Table Table22 also shows the numbers of overdoses in which paracetamol or salicylates were taken with other drugs. After the legislation there was a small but significant increase in the proportion in which paracetamol was involved with other drugs, but no significant change in the absolute number. Numbers of cases in which salicylates were taken with other drugs did not change.
The mean number of tablets taken per paracetamol overdose (data for Oxford and Bristol and Bath) decreased slightly in the 12 months after the legislation compared with the previous 12 months, but the decrease was significant only in Bristol and Bath (table (table3).3). The proportion of overdoses in which more than 32 tablets were taken, whether paracetamol or salicylates, decreased significantly. The numbers of tablets taken in overdoses of paracetamol compounds, salicylates, or salicylate compounds all decreased, though not significantly.
The mean highest blood paracetamol concentrations recorded in Oxford, Bristol and Bath, and Manchester did not change after the legislation, but the mean highest prothrombin times decreased slightly (–2% (0% to –4%)). The mean highest salicylate concentrations recorded in Oxford and Bristol also decreased (–17% (–11% to –21%)).
The mean numbers of tablets per pack of paracetamol and salicylates sold to pharmacies in the United Kingdom decreased markedly in the 12 months after the legislation compared with the penultimate 12 months before. There was, however, a compensatory increase in the number of packs sold of paracetamol, such that the total number of tablets of paracetamol sold did not change (table (table4).4). The total numbers of tablets of paracetamol compounds, salicylates, and salicylate compounds sold to pharmacies decreased significantly. The numbers of tablets sold of preparations combining both paracetamol and salicylates did not change significantly.
The legislation introduced in September 1998 to reduce the maximum number of tablets in packs of paracetamol and salicylates and to ensure the inclusion of stronger warnings of the danger of taking too many tablets was followed by significant reductions in mortality and morbidity resulting from self poisoning with these drugs. Although interpreting results from a study with a simple before and after design is problematic,12 the evidence for a causal relation between the legislation and the changes in mortality and morbidity is strong, especially because the decrease in the number of cases of self poisoning with paracetamol alone and in the resulting mortality came after several years of successively increasing numbers of paracetamol overdoses and related deaths.1,2,13 The effects of the legislation on mortality, numbers of cases of self poisoning, morbidity, and drug sales were consistent for both paracetamol and salicylates.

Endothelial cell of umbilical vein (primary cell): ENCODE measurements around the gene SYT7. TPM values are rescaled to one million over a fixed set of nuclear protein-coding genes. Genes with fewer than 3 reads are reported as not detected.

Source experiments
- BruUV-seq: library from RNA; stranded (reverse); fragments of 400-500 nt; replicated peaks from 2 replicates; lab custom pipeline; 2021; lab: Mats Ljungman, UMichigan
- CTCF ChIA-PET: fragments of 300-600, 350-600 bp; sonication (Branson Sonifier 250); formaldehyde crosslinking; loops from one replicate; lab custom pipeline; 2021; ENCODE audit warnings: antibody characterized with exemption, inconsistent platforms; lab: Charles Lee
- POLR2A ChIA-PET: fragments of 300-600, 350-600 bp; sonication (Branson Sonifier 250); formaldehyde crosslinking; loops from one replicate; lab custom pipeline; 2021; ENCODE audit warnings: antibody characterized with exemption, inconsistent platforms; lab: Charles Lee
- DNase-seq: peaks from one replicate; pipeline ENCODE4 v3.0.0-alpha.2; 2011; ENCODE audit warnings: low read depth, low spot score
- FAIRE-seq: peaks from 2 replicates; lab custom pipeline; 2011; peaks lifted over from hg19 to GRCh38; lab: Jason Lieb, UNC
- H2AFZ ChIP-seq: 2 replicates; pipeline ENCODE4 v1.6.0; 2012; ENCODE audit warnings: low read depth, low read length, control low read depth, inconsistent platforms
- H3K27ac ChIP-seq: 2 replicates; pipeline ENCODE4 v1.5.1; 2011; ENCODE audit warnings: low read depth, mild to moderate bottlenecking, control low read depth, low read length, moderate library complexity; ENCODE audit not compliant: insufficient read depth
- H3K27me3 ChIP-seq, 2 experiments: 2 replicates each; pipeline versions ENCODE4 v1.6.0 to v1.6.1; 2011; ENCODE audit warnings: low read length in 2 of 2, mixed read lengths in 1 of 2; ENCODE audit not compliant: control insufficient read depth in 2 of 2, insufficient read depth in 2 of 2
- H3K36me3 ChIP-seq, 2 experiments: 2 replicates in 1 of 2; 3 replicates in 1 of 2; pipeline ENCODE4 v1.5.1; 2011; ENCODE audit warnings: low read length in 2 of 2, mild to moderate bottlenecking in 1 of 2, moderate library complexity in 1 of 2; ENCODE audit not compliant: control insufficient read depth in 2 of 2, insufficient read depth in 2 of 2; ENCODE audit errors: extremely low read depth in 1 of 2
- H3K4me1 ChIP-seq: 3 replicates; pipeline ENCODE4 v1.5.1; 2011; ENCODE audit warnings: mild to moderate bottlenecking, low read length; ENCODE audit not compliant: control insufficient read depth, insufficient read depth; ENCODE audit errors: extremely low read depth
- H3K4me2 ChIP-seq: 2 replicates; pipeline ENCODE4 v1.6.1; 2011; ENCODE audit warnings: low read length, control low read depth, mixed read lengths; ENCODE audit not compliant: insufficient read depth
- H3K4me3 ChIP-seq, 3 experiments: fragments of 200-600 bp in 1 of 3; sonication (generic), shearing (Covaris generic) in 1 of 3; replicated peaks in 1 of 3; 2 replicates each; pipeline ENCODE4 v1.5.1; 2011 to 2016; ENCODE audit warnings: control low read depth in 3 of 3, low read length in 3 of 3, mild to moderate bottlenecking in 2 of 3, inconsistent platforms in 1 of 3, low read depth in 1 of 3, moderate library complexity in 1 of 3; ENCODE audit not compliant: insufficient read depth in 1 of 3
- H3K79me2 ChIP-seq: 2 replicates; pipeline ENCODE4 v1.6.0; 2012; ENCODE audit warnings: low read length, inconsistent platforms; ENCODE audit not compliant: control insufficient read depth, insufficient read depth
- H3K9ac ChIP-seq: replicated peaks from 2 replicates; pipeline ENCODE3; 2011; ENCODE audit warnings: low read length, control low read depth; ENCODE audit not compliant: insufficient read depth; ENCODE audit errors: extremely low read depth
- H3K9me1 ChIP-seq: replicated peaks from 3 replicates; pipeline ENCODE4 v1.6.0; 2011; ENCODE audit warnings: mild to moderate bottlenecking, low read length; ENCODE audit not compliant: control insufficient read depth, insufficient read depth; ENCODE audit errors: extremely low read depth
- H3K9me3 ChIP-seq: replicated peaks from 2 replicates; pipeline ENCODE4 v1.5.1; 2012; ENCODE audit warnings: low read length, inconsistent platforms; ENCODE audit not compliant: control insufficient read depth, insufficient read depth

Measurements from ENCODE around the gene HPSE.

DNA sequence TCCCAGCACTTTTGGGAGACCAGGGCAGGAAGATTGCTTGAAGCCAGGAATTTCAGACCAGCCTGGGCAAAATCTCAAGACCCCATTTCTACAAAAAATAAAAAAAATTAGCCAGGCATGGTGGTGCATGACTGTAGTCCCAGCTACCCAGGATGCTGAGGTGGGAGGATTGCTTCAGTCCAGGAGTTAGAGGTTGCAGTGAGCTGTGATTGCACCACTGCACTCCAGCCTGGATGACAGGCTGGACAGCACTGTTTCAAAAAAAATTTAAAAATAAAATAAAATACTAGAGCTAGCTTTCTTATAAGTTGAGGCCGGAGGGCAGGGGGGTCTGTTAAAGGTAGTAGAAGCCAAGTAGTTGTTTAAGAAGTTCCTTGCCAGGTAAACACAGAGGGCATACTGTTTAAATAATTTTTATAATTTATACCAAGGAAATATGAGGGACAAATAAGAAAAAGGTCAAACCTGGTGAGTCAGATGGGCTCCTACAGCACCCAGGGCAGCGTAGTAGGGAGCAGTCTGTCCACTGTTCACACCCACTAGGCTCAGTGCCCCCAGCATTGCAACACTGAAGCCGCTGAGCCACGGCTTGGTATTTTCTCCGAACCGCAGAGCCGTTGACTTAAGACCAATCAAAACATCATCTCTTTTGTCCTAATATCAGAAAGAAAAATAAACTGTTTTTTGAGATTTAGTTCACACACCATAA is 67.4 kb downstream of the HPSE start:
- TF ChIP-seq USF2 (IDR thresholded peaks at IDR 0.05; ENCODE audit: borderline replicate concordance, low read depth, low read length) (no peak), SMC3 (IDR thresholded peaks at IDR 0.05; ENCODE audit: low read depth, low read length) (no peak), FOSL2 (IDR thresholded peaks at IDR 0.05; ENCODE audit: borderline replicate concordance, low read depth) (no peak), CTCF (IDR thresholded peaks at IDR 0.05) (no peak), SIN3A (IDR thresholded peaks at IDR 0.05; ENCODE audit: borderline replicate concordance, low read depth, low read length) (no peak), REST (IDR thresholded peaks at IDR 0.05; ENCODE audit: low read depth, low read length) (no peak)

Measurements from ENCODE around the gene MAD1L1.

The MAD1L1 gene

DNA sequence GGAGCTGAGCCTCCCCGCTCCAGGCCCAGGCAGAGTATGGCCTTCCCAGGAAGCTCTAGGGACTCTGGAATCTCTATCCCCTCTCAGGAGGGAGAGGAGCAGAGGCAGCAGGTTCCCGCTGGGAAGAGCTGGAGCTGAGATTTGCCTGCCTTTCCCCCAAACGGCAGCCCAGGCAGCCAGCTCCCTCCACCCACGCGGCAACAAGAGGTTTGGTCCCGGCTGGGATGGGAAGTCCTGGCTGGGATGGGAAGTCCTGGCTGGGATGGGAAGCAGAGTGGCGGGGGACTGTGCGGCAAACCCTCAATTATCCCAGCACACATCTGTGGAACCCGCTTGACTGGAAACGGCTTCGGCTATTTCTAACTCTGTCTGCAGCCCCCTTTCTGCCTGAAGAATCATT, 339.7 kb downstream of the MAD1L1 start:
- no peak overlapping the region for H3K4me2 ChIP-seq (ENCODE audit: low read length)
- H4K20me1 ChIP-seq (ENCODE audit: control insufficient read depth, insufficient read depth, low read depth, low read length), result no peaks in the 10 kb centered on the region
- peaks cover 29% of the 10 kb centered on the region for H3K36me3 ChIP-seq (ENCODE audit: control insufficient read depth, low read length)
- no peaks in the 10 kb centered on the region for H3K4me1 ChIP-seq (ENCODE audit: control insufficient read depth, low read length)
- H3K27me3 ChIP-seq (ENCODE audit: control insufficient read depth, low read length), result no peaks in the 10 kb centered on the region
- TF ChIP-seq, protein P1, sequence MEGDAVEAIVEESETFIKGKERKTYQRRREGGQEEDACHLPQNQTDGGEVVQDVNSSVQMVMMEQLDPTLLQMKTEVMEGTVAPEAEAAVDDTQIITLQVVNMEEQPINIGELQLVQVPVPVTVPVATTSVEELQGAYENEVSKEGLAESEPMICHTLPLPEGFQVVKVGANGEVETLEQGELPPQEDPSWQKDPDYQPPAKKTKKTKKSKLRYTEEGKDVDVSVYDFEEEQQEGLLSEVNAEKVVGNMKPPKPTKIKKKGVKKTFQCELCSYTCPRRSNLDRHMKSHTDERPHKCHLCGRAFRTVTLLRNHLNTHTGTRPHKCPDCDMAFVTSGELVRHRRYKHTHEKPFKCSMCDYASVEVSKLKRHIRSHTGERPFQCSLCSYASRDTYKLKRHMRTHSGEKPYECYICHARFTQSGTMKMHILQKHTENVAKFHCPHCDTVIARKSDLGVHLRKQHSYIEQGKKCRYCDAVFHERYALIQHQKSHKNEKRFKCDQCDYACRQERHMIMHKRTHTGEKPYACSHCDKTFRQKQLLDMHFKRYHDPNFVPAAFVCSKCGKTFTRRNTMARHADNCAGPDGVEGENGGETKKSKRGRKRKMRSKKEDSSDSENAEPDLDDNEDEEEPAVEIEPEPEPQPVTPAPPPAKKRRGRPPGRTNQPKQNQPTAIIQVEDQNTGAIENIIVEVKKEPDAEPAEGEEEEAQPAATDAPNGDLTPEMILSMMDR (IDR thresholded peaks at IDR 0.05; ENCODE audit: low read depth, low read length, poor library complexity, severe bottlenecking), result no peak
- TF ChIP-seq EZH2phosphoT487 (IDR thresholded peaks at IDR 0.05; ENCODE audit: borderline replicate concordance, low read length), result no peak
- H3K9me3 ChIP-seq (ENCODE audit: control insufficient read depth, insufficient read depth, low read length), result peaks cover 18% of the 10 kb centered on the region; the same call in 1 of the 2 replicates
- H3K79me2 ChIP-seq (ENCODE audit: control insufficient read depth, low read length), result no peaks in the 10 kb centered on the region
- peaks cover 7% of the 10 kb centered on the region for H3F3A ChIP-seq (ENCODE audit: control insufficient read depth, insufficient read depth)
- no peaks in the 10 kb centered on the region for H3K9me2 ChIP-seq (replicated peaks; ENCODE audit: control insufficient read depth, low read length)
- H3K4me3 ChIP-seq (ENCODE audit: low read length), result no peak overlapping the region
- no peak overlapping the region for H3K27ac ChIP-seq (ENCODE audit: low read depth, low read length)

It is important to consider the possibility of incomplete or inconsistently recorded data when interpreting the results of before and after studies. We made an adjustment to account for the incompleteness of mortality data for 1999. However, the degree of undercounting was small and had been consistent over the three previous years. Our investigation of trends in self poisoning was based on routinely collected data from seven hospitals. Although clinicians in these centres were aware of the introduction of the legislation, there is no reason to believe that this would have affected their recording of routine clinical information. Another potential limitation of before and after studies is the difficulty of accounting for underlying trends in the outcomes; analysis based on proportional incidence counters this. We are not aware of any changes in policy on blood testing in cases of overdose during the study period. One liver unit did not provide data for inclusion in the analyses, but there is no reason to expect that the pattern in this centre would have been any different from that in the other centres.
Packs of 100 or more tablets were omitted from the analyses of sales as we were unable to determine what proportion of these were sold over the counter as opposed to being provided on prescription. Since the new legislation, nearly all packs of this size would be supplied only on prescription, which suggests that our estimated changes are underestimates.